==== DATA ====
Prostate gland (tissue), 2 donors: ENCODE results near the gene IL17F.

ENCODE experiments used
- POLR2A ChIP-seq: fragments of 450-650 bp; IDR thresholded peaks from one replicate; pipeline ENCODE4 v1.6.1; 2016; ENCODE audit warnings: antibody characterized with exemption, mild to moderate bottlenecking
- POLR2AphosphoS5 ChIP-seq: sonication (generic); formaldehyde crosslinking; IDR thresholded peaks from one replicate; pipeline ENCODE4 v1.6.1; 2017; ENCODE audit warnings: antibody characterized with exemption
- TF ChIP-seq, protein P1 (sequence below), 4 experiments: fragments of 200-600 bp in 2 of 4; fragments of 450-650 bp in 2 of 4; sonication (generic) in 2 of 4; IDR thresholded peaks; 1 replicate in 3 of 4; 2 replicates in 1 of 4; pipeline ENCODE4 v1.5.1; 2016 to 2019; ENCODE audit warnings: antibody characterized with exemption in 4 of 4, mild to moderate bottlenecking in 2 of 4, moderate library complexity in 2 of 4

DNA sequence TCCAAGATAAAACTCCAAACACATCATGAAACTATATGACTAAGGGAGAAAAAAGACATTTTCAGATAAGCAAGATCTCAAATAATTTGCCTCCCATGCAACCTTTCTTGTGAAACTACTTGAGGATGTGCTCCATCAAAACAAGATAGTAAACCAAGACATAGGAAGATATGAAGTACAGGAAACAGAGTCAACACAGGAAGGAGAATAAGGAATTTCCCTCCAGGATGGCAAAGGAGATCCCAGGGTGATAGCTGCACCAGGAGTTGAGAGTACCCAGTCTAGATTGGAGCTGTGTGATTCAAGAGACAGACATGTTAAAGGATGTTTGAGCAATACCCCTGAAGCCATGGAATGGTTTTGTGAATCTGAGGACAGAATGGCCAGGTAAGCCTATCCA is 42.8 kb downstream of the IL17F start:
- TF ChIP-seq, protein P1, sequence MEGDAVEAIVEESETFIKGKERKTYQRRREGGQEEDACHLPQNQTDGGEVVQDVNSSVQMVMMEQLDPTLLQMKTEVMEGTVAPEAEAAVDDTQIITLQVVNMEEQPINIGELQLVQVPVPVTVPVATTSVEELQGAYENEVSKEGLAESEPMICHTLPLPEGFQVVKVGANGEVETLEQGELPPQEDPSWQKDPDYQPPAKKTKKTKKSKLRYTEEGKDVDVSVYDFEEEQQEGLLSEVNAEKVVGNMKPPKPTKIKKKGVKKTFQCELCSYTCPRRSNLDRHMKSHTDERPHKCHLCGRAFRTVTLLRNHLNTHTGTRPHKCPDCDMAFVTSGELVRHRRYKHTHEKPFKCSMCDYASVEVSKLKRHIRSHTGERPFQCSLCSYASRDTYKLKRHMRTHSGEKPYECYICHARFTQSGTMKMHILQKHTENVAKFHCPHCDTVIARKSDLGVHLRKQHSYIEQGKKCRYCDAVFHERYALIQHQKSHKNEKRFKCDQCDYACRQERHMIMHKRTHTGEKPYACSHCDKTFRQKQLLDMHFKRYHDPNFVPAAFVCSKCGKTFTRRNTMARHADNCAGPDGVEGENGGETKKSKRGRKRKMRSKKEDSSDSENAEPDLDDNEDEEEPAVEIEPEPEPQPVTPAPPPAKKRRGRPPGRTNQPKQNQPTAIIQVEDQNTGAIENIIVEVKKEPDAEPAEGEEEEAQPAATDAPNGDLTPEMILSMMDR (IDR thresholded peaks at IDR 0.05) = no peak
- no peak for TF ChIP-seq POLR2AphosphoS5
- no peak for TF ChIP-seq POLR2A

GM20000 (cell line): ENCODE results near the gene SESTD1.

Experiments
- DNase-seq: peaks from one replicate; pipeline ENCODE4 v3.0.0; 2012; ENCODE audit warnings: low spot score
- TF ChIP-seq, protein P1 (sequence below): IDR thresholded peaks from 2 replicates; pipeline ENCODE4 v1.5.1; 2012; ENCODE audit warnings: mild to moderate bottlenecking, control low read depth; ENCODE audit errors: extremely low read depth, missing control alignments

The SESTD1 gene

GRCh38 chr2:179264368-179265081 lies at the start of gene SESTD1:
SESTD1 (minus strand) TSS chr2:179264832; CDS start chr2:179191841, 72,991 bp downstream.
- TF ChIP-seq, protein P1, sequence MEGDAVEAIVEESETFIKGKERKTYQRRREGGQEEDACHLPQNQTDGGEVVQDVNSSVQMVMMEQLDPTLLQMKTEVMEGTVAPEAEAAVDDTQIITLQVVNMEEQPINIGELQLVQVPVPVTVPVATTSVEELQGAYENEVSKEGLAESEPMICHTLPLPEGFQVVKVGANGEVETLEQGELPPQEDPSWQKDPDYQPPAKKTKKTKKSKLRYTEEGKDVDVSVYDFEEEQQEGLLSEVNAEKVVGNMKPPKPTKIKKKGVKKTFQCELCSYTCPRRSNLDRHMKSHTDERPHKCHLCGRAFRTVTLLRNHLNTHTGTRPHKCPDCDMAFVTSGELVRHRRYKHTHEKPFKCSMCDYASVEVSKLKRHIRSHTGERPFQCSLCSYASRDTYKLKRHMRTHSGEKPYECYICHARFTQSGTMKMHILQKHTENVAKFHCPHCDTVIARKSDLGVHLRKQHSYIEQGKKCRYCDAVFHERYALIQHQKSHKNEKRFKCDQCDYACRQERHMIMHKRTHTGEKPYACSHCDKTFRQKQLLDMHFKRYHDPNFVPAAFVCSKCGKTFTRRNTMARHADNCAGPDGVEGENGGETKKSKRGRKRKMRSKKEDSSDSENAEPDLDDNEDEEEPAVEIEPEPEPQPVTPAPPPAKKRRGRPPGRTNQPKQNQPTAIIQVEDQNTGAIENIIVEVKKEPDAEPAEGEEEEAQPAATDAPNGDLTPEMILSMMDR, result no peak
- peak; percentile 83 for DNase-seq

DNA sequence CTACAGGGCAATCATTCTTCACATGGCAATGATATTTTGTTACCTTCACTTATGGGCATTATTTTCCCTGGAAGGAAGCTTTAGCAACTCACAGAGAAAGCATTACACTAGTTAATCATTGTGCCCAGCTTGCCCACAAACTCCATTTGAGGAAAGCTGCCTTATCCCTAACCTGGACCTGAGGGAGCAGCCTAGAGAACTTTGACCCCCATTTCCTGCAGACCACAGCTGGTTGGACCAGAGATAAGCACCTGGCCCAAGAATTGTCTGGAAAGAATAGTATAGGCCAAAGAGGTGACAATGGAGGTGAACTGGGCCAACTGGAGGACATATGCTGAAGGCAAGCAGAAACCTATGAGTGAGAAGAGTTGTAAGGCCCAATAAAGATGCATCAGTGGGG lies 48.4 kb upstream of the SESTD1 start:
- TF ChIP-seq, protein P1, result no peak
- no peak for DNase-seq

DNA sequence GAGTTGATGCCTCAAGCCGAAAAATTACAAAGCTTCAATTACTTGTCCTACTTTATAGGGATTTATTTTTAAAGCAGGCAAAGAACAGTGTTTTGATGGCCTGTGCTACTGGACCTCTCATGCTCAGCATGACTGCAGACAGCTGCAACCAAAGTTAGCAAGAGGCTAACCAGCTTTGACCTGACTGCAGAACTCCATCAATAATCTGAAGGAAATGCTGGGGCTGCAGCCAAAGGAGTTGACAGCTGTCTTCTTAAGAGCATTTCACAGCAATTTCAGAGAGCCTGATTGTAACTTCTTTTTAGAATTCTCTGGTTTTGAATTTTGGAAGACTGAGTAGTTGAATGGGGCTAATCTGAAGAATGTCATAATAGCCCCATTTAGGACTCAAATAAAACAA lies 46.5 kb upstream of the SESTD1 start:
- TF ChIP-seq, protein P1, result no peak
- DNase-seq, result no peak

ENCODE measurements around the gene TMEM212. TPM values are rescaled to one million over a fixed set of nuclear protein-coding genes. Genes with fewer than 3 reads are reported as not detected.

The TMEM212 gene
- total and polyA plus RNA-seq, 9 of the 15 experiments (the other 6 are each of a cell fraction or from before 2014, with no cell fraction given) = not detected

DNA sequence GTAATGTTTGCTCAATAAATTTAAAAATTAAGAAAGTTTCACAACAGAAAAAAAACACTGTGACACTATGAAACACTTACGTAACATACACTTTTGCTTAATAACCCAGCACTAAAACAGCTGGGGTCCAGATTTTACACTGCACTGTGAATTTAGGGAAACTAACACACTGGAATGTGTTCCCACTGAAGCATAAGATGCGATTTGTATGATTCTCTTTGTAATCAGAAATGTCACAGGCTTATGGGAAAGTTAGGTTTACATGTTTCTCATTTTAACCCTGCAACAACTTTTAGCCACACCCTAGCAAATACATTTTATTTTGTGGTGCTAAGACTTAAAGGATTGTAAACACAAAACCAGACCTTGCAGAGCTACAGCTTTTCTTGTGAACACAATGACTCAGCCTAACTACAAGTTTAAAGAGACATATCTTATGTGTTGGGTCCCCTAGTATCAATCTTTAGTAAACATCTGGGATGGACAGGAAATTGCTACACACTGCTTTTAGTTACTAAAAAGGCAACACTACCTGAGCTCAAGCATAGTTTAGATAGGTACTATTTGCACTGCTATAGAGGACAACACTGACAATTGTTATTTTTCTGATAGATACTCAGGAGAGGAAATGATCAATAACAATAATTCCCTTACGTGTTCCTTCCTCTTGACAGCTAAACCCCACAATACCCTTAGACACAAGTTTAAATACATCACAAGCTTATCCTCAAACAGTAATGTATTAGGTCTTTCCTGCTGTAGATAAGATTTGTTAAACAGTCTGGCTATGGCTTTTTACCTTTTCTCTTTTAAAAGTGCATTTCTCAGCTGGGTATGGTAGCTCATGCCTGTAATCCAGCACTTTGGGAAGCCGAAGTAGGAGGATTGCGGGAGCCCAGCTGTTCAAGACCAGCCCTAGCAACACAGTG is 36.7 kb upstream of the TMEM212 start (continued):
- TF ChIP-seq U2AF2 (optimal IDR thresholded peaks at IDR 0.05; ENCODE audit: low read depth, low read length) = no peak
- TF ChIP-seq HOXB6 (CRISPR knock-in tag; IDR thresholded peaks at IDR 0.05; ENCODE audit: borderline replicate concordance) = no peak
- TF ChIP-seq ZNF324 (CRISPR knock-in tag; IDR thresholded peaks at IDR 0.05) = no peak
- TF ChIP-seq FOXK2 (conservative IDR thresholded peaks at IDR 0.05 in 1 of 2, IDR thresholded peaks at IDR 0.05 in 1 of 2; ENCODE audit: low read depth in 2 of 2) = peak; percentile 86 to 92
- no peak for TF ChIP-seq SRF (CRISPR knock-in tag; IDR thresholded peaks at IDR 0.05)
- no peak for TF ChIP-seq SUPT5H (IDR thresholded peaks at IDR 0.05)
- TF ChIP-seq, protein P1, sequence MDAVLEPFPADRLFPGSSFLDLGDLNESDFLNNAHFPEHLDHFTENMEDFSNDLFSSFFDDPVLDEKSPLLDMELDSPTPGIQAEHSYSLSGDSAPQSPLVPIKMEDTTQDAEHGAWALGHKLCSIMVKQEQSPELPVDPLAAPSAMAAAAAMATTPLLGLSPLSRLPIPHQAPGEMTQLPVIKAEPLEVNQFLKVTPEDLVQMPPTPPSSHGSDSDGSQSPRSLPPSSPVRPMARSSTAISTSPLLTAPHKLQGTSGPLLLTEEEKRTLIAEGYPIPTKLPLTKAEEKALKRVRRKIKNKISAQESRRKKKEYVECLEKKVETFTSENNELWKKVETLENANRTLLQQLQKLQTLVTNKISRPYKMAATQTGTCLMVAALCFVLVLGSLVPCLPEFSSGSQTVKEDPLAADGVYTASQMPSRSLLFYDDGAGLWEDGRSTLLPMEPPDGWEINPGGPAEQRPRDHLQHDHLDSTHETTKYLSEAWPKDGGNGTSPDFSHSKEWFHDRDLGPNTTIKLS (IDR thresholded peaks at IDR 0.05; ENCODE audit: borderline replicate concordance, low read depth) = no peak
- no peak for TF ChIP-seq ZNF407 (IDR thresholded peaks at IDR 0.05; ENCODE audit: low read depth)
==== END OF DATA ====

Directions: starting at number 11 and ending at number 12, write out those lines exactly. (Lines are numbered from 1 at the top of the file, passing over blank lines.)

Experiments
- DNase-seq: peaks from one replicate; pipeline ENCODE4 v3.0.0; 2012; ENCODE audit warnings: low spot score